Spider-Man: No Way Home: the real Webweave of the Marvel Cinematic Universe

Spider-Man: No Way Home: the real Webweave of the Marvel Cinematic Universe


From here on there will be several spoilers about Spider-Man: No Way Home. What you are about to read is not intended to be a spoiler-free review of the last chapter of the cinematic adventures of the Tessiragnatele of the Marvel Cinematic Universe, a topic already well addressed in our preview, but rather a broader discussion on the emotions and future evolutions of the MCU. Because let's be honest, in addition to the visual appeal of what Jon Watts staged, the incredible work of Chris McKenna and Erik Sommers, authors of a screenplay that, despite showing one or two unfortunate points, still managed to introduce us to a wonderful Peter Parker. On closer inspection, Spider-Man: No Way Home is an excellent close to the first solo trilogy of Arrampicamuri in the Marvel Cinematic Universe, which originated after his first appearance in Captain America: Civil War.

ATTENTION: how much follows contains spoilers about Spider-Man: No Way Home

An atypical life, from a cinematic point of view. Almost all of the heroes who made it to the big screen, especially at Marvel, have had their origin story as a debut story. Whether it was the Rebirth Project or the desperate from a cave in the mountains of Central Asia, the great characters of the MCU were introduced to the public immediately giving them a complete vision of what motivated them to be superheroes. For Spider-Man, on the contrary, it was decided to drop him in media res, immediately bringing him to confront the bigwigs of the Marvel superhero world. Not bad for a teenager from Queens, who was hugely impressed by this fascinating and adventurous context, ending up fighting alongside the Avengers in space during Infinity War, only to return one last time to the side of Earth's Mightiest Heroes in Endgame.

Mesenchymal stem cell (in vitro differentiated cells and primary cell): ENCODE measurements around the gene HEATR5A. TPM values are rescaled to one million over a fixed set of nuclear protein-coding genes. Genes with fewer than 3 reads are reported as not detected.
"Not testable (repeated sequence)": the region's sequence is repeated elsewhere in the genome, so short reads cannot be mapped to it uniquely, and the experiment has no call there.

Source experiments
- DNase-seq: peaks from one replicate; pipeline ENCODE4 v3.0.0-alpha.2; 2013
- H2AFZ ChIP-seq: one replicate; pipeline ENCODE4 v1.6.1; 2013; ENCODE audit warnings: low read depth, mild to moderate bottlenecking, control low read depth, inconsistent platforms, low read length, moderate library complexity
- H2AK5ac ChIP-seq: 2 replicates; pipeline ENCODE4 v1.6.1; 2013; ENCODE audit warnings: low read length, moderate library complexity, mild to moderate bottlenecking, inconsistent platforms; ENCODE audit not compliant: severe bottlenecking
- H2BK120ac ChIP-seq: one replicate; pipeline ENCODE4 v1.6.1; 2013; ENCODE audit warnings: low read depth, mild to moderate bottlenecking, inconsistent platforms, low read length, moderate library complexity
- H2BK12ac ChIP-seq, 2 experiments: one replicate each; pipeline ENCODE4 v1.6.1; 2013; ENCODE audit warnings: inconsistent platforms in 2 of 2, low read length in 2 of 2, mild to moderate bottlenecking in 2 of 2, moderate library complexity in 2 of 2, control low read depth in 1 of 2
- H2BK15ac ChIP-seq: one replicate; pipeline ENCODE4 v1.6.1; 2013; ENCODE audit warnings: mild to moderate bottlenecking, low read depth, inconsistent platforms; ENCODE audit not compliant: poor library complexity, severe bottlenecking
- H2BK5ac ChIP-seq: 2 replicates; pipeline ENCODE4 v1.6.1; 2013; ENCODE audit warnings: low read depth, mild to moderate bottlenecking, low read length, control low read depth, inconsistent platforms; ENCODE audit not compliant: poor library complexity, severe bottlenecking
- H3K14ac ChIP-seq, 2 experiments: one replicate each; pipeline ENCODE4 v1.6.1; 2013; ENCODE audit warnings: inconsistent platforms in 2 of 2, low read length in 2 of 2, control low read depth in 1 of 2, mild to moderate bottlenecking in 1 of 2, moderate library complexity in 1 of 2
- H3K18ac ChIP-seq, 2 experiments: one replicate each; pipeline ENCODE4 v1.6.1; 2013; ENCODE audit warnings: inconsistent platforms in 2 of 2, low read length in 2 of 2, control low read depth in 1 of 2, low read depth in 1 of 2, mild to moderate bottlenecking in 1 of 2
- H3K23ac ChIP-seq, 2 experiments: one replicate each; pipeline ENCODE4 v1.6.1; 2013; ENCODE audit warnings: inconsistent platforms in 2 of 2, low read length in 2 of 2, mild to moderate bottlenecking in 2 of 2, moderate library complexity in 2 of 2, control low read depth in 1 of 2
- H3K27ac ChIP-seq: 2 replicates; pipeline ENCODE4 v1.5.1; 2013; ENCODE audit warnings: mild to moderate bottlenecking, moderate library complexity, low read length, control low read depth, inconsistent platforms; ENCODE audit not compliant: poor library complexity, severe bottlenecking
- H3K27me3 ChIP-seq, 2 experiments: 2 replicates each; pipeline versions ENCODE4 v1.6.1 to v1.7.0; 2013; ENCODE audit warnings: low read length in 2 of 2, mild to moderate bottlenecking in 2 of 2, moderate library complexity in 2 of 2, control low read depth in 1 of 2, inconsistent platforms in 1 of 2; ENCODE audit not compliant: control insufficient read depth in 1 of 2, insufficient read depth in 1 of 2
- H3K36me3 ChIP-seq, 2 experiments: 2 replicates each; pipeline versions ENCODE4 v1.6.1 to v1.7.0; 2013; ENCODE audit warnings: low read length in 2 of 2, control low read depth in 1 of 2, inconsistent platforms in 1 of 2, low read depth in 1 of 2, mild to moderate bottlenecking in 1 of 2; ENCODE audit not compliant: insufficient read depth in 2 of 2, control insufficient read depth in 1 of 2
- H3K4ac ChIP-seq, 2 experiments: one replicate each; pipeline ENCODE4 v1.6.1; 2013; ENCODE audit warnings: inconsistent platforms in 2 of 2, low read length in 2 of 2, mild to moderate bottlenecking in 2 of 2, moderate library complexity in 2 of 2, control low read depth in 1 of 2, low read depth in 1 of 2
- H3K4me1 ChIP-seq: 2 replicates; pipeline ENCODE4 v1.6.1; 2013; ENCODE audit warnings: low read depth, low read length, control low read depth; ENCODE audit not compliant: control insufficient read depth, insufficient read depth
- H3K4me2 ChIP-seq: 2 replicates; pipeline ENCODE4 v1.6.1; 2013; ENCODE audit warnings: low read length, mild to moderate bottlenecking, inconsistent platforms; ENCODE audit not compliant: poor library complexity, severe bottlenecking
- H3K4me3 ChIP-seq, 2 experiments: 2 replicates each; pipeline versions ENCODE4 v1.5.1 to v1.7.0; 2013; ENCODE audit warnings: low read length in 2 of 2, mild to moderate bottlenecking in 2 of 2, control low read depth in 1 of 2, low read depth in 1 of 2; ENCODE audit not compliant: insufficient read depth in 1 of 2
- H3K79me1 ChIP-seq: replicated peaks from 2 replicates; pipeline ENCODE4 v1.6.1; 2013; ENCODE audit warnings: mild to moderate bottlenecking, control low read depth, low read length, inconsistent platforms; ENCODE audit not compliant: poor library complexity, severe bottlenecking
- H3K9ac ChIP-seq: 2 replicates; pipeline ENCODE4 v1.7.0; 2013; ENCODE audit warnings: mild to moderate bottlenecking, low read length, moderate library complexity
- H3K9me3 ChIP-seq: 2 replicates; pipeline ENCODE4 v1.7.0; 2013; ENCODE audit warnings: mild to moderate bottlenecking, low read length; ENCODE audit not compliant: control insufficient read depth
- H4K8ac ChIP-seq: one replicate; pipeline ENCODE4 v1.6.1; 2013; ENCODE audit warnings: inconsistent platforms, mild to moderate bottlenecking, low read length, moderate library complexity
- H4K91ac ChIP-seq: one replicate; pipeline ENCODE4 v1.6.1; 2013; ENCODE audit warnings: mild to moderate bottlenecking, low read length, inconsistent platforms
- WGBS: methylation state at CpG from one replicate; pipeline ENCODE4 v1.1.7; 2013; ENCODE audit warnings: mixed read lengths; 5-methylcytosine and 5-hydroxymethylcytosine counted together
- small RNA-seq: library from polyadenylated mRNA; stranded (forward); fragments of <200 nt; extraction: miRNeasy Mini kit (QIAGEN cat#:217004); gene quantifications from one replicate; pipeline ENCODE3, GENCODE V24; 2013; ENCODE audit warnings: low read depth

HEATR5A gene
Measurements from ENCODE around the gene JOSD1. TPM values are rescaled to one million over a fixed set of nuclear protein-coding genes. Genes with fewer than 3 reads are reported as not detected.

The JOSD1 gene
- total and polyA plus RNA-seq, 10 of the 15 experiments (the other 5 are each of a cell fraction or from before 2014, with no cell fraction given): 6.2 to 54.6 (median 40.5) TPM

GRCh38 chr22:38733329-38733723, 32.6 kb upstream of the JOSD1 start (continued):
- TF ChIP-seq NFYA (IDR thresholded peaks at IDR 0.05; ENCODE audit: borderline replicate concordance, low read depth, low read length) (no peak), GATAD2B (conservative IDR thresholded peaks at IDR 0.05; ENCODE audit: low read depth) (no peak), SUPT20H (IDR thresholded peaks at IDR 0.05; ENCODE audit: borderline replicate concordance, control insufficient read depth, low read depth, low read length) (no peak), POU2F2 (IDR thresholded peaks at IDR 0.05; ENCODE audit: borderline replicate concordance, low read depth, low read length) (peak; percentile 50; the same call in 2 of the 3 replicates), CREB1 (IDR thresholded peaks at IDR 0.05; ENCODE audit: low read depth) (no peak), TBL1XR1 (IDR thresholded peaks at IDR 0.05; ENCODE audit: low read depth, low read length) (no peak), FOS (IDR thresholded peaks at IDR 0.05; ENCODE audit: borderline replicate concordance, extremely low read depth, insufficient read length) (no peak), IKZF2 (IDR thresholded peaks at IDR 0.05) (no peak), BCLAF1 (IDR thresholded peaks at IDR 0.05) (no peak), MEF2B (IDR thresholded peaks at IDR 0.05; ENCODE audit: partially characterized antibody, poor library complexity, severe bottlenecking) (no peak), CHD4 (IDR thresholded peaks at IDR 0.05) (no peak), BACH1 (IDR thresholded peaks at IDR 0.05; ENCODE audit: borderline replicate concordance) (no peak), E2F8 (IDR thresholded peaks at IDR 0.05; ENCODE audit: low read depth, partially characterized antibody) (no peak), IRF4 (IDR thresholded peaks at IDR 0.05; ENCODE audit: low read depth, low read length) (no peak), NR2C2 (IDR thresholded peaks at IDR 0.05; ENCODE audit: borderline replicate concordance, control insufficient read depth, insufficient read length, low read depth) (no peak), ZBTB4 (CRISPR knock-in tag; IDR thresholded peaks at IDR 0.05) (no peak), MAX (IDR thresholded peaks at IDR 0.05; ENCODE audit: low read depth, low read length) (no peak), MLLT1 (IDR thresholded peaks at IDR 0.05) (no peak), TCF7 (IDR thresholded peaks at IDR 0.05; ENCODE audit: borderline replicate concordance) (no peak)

Spider-Man: No Way Home, Parker's origin story in the MCU

An incredible experience for the young Parker, but which led the boy to have a distorted perception of the role of hero. Thanks to the choice of making the character very different from the original paper, avoiding showing his much more earthly concerns, from economic to social ones, making him more light-hearted and immediately well integrated into a team. With all due respect to the very first stories that saw him on the contrary in search of support, aware of how his powers were not enough to make him a hero. A fresh and current vision, that of the Spider-Man of the MCU, which has displeased the most uncompromising fans of the Spider, but which at the same time has shown how the continuity of the MCU is the daughter of a carefully articulated planning, as demonstrated by what was seen in Spider. -Man: No Way Home.

Spider-Man: No Way Home If we think back to the scream of Iron Man with which Spider-Man is called into question, to his first fist fight made of jokes and irreverent comments, review Parker facing the events of Spider-Man: No Way Home seems incredible. Between these two events, let's not forget, Peter faced his first defeats (Spider-Man: Homecoming), the loss of his beloved mentor (Avengers: Endgame) and the search for his own independence as a hero, accepting his role (Spider- Man: Far From Home). Moments lived with less and less adolescent irony and an emotional crescendo that reflects the growing adolescent, who develops his own awareness, but who has not yet decided who he really is. The Legacy of Spider-Man: Far From Home is an unmasked Parker, unjustly accused of being a murderer and pilloried as a public enemy.

The first sign of a tendency to rejoin his original paper. Not only that, but also a clear hint of how Spider-Man's solo adventures, culminating in the film currently in theaters, are a long, three-chapter origin story. The most complex of the Marvel Cinematic Universe, dedicated not by chance to the most human mask of the Marvelian pantheon. An origin story that sees its most dramatic moment, the most identifying of the character, in Spider-Man: No Way Home. Because let's not forget, Peter Parker becomes Spider-Man in the tragedy, in the losses. Whether it's Uncle Ben and the guilt that comes with it, or renewing his being Spider-Man by promising death to Goblin after he just killed his beloved Gwen Stacy.